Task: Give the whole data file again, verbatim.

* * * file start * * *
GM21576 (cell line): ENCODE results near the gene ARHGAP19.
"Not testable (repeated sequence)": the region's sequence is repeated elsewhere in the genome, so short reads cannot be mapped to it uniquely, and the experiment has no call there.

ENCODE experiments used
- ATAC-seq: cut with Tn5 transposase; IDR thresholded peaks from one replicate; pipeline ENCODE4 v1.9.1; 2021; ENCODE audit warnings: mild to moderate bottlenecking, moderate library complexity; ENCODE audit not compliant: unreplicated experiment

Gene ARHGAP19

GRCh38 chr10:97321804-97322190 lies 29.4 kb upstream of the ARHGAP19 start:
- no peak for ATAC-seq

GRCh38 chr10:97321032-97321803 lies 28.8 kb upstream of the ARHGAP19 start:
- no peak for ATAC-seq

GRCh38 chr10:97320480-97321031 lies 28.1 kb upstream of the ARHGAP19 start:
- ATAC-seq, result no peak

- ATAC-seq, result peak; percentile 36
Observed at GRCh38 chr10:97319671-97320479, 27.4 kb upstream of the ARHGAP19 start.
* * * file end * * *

GM21576 (cell line): ENCODE results near the gene ARHGAP19.
"Not testable (repeated sequence)": the region's sequence is repeated elsewhere in the genome, so short reads cannot be mapped to it uniquely, and the experiment has no call there.

ENCODE experiments used
- ATAC-seq: cut with Tn5 transposase; IDR thresholded peaks from one replicate; pipeline ENCODE4 v1.9.1; 2021; ENCODE audit warnings: mild to moderate bottlenecking, moderate library complexity; ENCODE audit not compliant: unreplicated experiment

Gene ARHGAP19

GRCh38 chr10:97321804-97322190 lies 29.4 kb upstream of the ARHGAP19 start:
- no peak for ATAC-seq

GRCh38 chr10:97321032-97321803 lies 28.8 kb upstream of the ARHGAP19 start:
- no peak for ATAC-seq

GRCh38 chr10:97320480-97321031 lies 28.1 kb upstream of the ARHGAP19 start:
- ATAC-seq, result no peak

- ATAC-seq, result peak; percentile 36
Observed at GRCh38 chr10:97319671-97320479, 27.4 kb upstream of the ARHGAP19 start.